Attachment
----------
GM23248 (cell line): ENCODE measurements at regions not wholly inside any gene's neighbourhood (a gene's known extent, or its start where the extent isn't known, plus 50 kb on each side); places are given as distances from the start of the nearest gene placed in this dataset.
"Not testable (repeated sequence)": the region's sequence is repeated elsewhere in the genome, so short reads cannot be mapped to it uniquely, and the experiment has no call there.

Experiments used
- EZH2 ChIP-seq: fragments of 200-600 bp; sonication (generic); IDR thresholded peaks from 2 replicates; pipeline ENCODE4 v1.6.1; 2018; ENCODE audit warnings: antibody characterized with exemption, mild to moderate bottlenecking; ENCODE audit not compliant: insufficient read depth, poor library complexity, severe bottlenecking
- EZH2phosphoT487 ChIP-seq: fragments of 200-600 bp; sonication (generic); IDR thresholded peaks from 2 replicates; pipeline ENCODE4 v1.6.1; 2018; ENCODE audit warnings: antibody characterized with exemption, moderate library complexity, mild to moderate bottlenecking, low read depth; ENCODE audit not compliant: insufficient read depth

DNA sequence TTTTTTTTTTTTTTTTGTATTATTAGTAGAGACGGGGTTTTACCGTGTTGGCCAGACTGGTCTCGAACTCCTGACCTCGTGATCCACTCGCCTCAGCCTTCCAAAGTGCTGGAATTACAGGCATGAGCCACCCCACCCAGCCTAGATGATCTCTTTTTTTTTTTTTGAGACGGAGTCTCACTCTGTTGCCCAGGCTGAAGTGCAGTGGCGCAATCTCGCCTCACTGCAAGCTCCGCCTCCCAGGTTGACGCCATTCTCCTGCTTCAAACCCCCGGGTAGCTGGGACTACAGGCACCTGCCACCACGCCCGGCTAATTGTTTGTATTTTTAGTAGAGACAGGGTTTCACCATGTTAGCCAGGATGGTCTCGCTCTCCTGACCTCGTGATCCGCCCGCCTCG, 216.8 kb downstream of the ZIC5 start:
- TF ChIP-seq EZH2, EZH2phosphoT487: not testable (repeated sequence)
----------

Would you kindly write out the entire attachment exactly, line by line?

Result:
GM23248 (cell line): ENCODE measurements at regions not wholly inside any gene's neighbourhood (a gene's known extent, or its start where the extent isn't known, plus 50 kb on each side); places are given as distances from the start of the nearest gene placed in this dataset.
"Not testable (repeated sequence)": the region's sequence is repeated elsewhere in the genome, so short reads cannot be mapped to it uniquely, and the experiment has no call there.

Experiments used
- EZH2 ChIP-seq: fragments of 200-600 bp; sonication (generic); IDR thresholded peaks from 2 replicates; pipeline ENCODE4 v1.6.1; 2018; ENCODE audit warnings: antibody characterized with exemption, mild to moderate bottlenecking; ENCODE audit not compliant: insufficient read depth, poor library complexity, severe bottlenecking
- EZH2phosphoT487 ChIP-seq: fragments of 200-600 bp; sonication (generic); IDR thresholded peaks from 2 replicates; pipeline ENCODE4 v1.6.1; 2018; ENCODE audit warnings: antibody characterized with exemption, moderate library complexity, mild to moderate bottlenecking, low read depth; ENCODE audit not compliant: insufficient read depth

DNA sequence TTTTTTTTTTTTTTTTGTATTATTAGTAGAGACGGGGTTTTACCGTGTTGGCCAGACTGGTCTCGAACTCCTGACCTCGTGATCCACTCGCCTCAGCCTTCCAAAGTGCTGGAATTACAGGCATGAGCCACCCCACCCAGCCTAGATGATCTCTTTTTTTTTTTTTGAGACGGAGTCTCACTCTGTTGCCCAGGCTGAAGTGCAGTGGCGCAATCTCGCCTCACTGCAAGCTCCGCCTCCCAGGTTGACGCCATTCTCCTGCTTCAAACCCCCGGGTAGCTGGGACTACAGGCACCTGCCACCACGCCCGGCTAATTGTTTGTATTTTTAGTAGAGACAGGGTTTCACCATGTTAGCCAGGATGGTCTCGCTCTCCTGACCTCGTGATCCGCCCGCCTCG, 216.8 kb downstream of the ZIC5 start:
- TF ChIP-seq EZH2, EZH2phosphoT487: not testable (repeated sequence)